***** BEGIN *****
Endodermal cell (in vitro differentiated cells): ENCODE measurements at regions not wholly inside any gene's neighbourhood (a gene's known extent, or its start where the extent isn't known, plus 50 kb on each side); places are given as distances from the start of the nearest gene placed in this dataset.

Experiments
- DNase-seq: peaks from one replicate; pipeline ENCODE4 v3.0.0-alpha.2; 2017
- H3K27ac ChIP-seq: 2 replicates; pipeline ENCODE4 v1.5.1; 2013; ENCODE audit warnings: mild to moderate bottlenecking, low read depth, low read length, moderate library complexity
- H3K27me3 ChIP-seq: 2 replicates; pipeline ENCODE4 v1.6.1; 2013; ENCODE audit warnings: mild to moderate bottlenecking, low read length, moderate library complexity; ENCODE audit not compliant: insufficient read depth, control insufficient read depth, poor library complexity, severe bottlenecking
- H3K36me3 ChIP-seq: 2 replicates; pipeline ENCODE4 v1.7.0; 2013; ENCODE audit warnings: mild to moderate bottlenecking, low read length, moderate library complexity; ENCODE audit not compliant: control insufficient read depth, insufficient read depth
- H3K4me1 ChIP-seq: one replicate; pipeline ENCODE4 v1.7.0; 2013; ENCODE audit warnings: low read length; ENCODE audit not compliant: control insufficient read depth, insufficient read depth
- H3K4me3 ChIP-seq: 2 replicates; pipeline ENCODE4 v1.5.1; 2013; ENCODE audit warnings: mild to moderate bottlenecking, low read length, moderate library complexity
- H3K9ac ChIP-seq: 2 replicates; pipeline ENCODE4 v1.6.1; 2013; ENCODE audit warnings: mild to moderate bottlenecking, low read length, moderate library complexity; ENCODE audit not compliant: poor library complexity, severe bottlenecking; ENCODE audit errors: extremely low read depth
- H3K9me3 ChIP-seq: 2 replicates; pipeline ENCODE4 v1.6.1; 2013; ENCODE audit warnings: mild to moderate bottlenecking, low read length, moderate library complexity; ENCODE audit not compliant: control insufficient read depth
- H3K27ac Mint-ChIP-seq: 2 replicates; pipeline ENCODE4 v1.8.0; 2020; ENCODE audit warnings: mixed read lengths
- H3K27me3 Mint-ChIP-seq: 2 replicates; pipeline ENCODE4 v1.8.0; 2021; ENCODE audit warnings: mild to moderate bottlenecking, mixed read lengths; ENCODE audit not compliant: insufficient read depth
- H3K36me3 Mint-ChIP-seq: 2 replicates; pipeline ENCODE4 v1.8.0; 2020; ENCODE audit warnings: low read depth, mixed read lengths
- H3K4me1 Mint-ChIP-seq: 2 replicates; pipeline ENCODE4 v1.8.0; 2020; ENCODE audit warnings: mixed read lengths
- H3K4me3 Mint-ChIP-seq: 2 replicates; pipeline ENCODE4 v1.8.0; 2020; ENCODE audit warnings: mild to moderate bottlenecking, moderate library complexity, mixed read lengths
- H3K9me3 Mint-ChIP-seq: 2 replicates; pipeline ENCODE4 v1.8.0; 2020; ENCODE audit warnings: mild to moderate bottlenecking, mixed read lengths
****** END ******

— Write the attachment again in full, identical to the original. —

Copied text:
Endodermal cell (in vitro differentiated cells): ENCODE measurements at regions not wholly inside any gene's neighbourhood (a gene's known extent, or its start where the extent isn't known, plus 50 kb on each side); places are given as distances from the start of the nearest gene placed in this dataset.

Experiments
- DNase-seq: peaks from one replicate; pipeline ENCODE4 v3.0.0-alpha.2; 2017
- H3K27ac ChIP-seq: 2 replicates; pipeline ENCODE4 v1.5.1; 2013; ENCODE audit warnings: mild to moderate bottlenecking, low read depth, low read length, moderate library complexity
- H3K27me3 ChIP-seq: 2 replicates; pipeline ENCODE4 v1.6.1; 2013; ENCODE audit warnings: mild to moderate bottlenecking, low read length, moderate library complexity; ENCODE audit not compliant: insufficient read depth, control insufficient read depth, poor library complexity, severe bottlenecking
- H3K36me3 ChIP-seq: 2 replicates; pipeline ENCODE4 v1.7.0; 2013; ENCODE audit warnings: mild to moderate bottlenecking, low read length, moderate library complexity; ENCODE audit not compliant: control insufficient read depth, insufficient read depth
- H3K4me1 ChIP-seq: one replicate; pipeline ENCODE4 v1.7.0; 2013; ENCODE audit warnings: low read length; ENCODE audit not compliant: control insufficient read depth, insufficient read depth
- H3K4me3 ChIP-seq: 2 replicates; pipeline ENCODE4 v1.5.1; 2013; ENCODE audit warnings: mild to moderate bottlenecking, low read length, moderate library complexity
- H3K9ac ChIP-seq: 2 replicates; pipeline ENCODE4 v1.6.1; 2013; ENCODE audit warnings: mild to moderate bottlenecking, low read length, moderate library complexity; ENCODE audit not compliant: poor library complexity, severe bottlenecking; ENCODE audit errors: extremely low read depth
- H3K9me3 ChIP-seq: 2 replicates; pipeline ENCODE4 v1.6.1; 2013; ENCODE audit warnings: mild to moderate bottlenecking, low read length, moderate library complexity; ENCODE audit not compliant: control insufficient read depth
- H3K27ac Mint-ChIP-seq: 2 replicates; pipeline ENCODE4 v1.8.0; 2020; ENCODE audit warnings: mixed read lengths
- H3K27me3 Mint-ChIP-seq: 2 replicates; pipeline ENCODE4 v1.8.0; 2021; ENCODE audit warnings: mild to moderate bottlenecking, mixed read lengths; ENCODE audit not compliant: insufficient read depth
- H3K36me3 Mint-ChIP-seq: 2 replicates; pipeline ENCODE4 v1.8.0; 2020; ENCODE audit warnings: low read depth, mixed read lengths
- H3K4me1 Mint-ChIP-seq: 2 replicates; pipeline ENCODE4 v1.8.0; 2020; ENCODE audit warnings: mixed read lengths
- H3K4me3 Mint-ChIP-seq: 2 replicates; pipeline ENCODE4 v1.8.0; 2020; ENCODE audit warnings: mild to moderate bottlenecking, moderate library complexity, mixed read lengths
- H3K9me3 Mint-ChIP-seq: 2 replicates; pipeline ENCODE4 v1.8.0; 2020; ENCODE audit warnings: mild to moderate bottlenecking, mixed read lengths